But what is admirable in literary fiction, is frowned upon when writing online.
Whether writing a social media post, a newsletter, or a blog, short (and sometimes choppy) is preferred.
How the text looks on the screen is as important as what it says.
That’s why you see most LinkedIn creators writing short sentences and leaving spaces in between.
And that’s why in this newsletter each paragraph is just one sentence.
Easy to read.
There’s the secret to being an effective thought leader: being mindful of both form and content, so your ideas will shine.
Now, let’s try something out.
Here are some practical tips to think about.
- Does your writing stand out visually (on the page or screen)?
- Have you tested your articles for readability? If so, at what grade level is it? (More than 7th grade starts being hard for the average reader)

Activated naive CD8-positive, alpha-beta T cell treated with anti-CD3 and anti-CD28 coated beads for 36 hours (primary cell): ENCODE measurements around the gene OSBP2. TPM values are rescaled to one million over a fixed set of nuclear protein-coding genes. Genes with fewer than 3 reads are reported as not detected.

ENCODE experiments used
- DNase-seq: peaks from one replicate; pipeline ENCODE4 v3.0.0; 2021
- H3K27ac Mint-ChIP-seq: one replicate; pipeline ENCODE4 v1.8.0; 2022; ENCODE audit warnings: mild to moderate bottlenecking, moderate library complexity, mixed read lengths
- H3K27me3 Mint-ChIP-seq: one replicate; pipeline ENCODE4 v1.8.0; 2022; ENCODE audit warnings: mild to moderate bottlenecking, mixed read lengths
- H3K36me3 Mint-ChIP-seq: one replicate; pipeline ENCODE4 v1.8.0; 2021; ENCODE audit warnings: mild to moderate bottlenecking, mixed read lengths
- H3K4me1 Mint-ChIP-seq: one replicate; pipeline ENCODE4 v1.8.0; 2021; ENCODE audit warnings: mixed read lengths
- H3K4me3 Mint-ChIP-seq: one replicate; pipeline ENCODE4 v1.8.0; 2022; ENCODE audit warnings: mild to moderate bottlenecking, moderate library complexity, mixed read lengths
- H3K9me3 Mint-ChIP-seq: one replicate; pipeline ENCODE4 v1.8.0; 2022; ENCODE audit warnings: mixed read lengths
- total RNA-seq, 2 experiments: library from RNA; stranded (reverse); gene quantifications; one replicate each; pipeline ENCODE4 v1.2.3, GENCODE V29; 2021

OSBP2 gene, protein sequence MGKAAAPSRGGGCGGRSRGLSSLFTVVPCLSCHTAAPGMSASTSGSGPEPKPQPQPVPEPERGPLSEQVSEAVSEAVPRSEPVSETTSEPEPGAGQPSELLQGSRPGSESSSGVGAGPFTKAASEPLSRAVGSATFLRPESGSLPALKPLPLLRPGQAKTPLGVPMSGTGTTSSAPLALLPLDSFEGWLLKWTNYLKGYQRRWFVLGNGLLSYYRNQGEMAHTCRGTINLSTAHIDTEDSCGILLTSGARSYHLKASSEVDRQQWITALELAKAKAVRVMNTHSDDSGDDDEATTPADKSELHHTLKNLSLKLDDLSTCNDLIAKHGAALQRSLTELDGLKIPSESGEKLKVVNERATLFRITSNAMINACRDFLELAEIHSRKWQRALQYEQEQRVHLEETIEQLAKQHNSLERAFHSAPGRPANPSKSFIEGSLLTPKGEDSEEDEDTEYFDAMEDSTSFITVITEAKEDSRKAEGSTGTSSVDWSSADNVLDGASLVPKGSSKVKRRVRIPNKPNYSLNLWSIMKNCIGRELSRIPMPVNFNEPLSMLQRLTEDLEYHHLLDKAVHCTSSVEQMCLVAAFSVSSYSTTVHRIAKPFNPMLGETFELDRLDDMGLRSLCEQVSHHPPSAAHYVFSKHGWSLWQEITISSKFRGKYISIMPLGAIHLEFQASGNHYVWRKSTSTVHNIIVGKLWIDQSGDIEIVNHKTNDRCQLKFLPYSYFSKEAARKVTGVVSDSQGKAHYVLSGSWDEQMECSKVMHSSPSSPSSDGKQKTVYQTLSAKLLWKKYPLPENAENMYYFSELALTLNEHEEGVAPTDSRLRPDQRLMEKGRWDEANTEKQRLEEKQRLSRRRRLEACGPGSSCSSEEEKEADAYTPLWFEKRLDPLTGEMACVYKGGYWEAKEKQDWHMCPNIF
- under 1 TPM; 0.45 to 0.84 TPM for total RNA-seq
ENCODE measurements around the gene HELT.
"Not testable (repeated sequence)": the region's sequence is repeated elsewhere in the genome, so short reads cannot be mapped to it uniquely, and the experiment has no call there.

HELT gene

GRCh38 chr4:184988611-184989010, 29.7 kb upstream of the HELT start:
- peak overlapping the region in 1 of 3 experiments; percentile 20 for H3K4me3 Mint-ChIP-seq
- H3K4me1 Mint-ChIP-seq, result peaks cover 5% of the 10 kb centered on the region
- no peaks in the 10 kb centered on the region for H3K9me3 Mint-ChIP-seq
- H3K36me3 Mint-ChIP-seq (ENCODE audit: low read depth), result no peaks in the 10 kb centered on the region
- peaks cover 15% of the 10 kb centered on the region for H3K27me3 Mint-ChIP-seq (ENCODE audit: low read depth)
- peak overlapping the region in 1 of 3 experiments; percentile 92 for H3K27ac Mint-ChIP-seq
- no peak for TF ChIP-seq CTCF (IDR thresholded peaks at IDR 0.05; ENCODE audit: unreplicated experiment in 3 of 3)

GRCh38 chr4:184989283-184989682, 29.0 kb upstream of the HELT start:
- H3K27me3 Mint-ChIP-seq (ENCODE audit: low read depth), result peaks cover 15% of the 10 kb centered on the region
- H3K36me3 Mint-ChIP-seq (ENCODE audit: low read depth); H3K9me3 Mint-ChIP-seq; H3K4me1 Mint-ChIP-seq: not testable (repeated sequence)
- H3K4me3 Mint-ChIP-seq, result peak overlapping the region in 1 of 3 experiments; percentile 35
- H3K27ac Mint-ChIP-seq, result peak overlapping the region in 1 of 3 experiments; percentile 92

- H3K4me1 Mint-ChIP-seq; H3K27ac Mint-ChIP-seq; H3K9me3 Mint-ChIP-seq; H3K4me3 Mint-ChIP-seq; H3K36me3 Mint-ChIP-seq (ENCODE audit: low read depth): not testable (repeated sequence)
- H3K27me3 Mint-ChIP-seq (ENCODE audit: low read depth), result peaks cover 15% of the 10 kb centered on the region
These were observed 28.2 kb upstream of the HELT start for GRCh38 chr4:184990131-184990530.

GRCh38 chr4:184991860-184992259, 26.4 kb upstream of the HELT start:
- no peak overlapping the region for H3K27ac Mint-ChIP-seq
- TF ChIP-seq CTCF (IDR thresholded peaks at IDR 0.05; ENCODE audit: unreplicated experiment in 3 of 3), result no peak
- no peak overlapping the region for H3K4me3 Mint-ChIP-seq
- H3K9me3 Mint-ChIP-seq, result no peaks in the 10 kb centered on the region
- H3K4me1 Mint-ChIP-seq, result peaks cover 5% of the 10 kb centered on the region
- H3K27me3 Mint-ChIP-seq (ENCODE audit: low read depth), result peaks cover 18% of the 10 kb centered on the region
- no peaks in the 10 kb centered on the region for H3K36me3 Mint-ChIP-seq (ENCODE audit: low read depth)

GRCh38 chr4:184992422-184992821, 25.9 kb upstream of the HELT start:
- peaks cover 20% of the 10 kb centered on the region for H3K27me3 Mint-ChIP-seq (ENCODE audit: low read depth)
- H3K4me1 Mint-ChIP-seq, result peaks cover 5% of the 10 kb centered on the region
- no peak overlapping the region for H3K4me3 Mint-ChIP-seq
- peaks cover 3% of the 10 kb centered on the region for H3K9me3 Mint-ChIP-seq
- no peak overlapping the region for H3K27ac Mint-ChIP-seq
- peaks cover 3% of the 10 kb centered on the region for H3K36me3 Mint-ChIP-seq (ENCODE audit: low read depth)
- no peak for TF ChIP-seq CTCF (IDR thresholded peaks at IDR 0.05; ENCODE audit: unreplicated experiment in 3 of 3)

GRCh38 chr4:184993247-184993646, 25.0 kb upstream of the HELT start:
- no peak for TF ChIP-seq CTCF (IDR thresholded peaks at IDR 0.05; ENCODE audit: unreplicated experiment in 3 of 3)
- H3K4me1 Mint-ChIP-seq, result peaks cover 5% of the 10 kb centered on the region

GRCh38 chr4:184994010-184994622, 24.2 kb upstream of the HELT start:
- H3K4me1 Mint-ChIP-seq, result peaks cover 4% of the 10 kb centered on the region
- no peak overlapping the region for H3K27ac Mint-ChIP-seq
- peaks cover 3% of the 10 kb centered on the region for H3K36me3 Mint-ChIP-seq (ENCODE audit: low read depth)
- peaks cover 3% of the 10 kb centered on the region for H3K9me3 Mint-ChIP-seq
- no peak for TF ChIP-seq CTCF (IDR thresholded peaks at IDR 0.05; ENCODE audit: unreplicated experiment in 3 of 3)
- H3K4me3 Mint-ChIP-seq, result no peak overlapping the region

- Are you varying the length of your sentences or are they all the same length (boring)?
- Pick a piece of writing or write a new one that’s not too short.
- Paste it in the Hemingway editor to check for readability and bring it down to grade 6 if it’s above that.
- Add visual elements: headings, main ideas in bold, pull out quotes, etc.
- Vary the length of your sentences within a paragraph. Some short. Others longer and with more words.
- Then give the before and after versions of the text to someone to read and ask for feedback. Which one do they prefer?
Perhaps you admire writers like William Faulkner and his very long sentences with complex subordinate parts.
Or perhaps you admire, Hemingway, who stripped away everything he didn’t need from a sentence.
I would argue that thought leaders are more like Hemingway than Faulkner.
They earn trust and followers because of their ideas. Not their verbosity.
Leave that to novelists.
So keep that in mind every time you sit down to write.
Lead with brilliant thoughts. Lead with clarity and simplicity.